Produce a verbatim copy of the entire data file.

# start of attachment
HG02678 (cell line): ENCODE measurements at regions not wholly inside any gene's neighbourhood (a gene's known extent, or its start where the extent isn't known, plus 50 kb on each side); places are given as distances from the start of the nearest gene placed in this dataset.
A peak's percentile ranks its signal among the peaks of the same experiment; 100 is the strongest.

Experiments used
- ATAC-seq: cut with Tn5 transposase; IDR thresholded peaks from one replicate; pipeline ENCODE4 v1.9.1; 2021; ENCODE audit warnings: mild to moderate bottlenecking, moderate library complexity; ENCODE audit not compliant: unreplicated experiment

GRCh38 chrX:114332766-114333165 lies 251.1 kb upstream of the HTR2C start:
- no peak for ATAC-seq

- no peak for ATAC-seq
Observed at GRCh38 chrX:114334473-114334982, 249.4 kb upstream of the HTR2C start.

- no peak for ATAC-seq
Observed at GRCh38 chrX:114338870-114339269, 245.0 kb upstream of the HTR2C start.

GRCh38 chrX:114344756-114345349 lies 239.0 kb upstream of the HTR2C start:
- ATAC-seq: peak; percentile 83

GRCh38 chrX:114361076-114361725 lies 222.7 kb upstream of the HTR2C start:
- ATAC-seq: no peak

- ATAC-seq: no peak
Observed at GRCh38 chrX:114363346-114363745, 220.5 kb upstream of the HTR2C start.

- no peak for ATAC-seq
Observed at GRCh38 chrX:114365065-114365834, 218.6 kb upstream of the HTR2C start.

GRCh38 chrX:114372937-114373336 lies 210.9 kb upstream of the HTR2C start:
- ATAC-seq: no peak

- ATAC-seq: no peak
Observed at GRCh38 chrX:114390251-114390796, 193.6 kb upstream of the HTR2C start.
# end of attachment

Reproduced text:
HG02678 (cell line): ENCODE measurements at regions not wholly inside any gene's neighbourhood (a gene's known extent, or its start where the extent isn't known, plus 50 kb on each side); places are given as distances from the start of the nearest gene placed in this dataset.
A peak's percentile ranks its signal among the peaks of the same experiment; 100 is the strongest.

Experiments used
- ATAC-seq: cut with Tn5 transposase; IDR thresholded peaks from one replicate; pipeline ENCODE4 v1.9.1; 2021; ENCODE audit warnings: mild to moderate bottlenecking, moderate library complexity; ENCODE audit not compliant: unreplicated experiment

GRCh38 chrX:114332766-114333165 lies 251.1 kb upstream of the HTR2C start:
- no peak for ATAC-seq

- no peak for ATAC-seq
Observed at GRCh38 chrX:114334473-114334982, 249.4 kb upstream of the HTR2C start.

- no peak for ATAC-seq
Observed at GRCh38 chrX:114338870-114339269, 245.0 kb upstream of the HTR2C start.

GRCh38 chrX:114344756-114345349 lies 239.0 kb upstream of the HTR2C start:
- ATAC-seq: peak; percentile 83

GRCh38 chrX:114361076-114361725 lies 222.7 kb upstream of the HTR2C start:
- ATAC-seq: no peak

- ATAC-seq: no peak
Observed at GRCh38 chrX:114363346-114363745, 220.5 kb upstream of the HTR2C start.

- no peak for ATAC-seq
Observed at GRCh38 chrX:114365065-114365834, 218.6 kb upstream of the HTR2C start.

GRCh38 chrX:114372937-114373336 lies 210.9 kb upstream of the HTR2C start:
- ATAC-seq: no peak

- ATAC-seq: no peak
Observed at GRCh38 chrX:114390251-114390796, 193.6 kb upstream of the HTR2C start.